For most of their years, we've home educated the Young Adults (fondly known as the Ya-Ya's). Neither the Machinist nor I are qualified teachers, yet believe that parents have a vested interest in their children and thereby can bring about a love of life and learning in each of them. The transition from school educated to home educated wasn't always easy, but thoughts of self doubt - thankfully - didn't last for long. The exultation of living life together twenty four hours a day held us captive. We have flirted between home, work and pleasure for the past 16 years and oftentimes, these aspects of life have blended into one.
It's strange, really, when you consider our varied backgrounds. The Machinist is an only child, whose mother married thrice which resulted in traumatic and sometimes physically abusive relationships, neither of which were suitable to raise the Machinist in. He therefore spent his young years with his Ouma and Oupa who loved and cared for him deeply and completely. Nevertheless, his lonliness was always evident. I, on the other hand, although being born into a larger family, still experienced this same lonliness. My maiden family, to this day are dispersed over three continents.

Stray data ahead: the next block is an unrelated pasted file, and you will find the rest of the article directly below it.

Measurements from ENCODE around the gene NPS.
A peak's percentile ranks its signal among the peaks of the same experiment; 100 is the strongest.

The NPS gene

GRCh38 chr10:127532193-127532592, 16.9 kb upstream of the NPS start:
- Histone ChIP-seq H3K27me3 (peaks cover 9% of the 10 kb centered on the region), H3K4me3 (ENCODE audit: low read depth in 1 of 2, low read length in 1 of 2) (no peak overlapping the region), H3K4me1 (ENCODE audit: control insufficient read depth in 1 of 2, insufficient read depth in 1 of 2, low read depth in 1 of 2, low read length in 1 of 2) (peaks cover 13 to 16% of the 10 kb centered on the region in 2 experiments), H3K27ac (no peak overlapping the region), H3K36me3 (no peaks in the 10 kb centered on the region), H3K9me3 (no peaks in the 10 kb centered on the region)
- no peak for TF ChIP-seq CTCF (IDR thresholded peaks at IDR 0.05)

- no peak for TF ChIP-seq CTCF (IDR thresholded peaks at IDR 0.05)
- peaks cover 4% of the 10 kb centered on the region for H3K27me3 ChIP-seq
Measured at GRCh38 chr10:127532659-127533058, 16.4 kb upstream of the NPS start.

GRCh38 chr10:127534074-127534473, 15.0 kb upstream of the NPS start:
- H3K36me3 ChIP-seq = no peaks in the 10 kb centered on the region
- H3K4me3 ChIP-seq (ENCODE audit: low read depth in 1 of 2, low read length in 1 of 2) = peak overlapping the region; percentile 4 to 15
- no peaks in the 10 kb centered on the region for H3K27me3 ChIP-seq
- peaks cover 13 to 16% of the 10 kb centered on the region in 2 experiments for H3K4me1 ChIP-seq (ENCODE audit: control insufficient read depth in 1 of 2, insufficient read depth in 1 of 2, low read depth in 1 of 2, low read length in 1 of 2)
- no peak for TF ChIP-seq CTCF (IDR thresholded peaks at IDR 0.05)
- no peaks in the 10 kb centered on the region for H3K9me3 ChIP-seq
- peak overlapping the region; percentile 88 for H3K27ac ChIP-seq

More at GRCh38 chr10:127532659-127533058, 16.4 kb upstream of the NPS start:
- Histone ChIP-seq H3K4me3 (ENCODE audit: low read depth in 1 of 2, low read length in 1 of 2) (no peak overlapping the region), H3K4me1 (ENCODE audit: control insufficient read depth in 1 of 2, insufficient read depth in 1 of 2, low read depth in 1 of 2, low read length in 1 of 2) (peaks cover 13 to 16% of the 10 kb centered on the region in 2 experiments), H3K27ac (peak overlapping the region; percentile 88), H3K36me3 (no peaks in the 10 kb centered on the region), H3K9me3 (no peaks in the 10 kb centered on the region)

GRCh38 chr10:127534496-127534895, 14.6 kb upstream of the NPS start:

Perhaps this is why we both cherish the notion of family.
There comes a time, however, when the chickens need to explore out of the coop. This fact of nature is not easy for the Machinist and I. The Ya Yas still live at home with us, we know that we truly have their hearts, yet their instrinsic destinies are calling them by invitation.
"All the more reason that you and I remain best friends, Babe", emphasises the Machinist.
And with tears in my eyes I respond "I know, Machinist. I know..." as I consider the joy of my first-love.